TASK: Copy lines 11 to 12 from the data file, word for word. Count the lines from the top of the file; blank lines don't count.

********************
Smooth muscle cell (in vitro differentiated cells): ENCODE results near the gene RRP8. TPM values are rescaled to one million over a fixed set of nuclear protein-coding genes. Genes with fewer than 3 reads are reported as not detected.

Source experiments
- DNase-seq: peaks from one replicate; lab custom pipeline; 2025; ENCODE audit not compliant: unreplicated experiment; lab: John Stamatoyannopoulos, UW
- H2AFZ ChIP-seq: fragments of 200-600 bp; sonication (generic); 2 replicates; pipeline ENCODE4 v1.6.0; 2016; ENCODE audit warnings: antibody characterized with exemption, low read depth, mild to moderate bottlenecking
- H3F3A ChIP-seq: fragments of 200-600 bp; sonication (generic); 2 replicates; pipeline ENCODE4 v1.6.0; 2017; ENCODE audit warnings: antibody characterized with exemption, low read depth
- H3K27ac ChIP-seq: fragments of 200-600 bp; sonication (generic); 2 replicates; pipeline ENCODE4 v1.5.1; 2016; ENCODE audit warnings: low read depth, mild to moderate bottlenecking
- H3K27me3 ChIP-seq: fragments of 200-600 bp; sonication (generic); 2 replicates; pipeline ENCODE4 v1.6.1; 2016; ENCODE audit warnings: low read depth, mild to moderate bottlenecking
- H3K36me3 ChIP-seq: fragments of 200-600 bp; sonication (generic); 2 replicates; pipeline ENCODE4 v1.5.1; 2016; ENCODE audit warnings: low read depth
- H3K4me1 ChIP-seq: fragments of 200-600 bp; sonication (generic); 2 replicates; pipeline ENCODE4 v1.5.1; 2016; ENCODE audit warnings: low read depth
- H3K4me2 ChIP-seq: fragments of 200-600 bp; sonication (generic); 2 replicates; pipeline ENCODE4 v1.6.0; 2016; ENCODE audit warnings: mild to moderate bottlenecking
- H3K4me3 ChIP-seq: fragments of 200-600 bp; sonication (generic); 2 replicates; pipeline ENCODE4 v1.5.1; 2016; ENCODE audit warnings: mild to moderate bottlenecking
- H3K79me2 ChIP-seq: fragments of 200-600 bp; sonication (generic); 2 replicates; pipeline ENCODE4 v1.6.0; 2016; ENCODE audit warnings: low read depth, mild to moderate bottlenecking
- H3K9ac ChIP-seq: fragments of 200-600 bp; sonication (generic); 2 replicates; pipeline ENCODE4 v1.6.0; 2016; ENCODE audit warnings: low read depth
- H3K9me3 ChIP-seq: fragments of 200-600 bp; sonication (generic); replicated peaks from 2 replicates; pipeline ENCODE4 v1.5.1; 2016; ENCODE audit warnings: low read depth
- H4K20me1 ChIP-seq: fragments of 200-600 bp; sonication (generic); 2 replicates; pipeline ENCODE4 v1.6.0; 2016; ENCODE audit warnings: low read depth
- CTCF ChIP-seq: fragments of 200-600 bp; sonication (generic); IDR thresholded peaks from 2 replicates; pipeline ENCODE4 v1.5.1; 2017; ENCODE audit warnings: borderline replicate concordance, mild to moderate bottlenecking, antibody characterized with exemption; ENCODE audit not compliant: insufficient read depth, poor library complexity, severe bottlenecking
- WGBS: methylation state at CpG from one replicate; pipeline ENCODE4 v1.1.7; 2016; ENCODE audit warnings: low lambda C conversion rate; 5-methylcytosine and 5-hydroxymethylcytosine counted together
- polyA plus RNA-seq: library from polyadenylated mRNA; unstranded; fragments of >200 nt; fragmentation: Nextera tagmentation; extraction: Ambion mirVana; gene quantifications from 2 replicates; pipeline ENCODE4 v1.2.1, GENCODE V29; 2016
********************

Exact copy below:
- H3K4me3 ChIP-seq: fragments of 200-600 bp; sonication (generic); 2 replicates; pipeline ENCODE4 v1.5.1; 2016; ENCODE audit warnings: mild to moderate bottlenecking
- H3K79me2 ChIP-seq: fragments of 200-600 bp; sonication (generic); 2 replicates; pipeline ENCODE4 v1.6.0; 2016; ENCODE audit warnings: low read depth, mild to moderate bottlenecking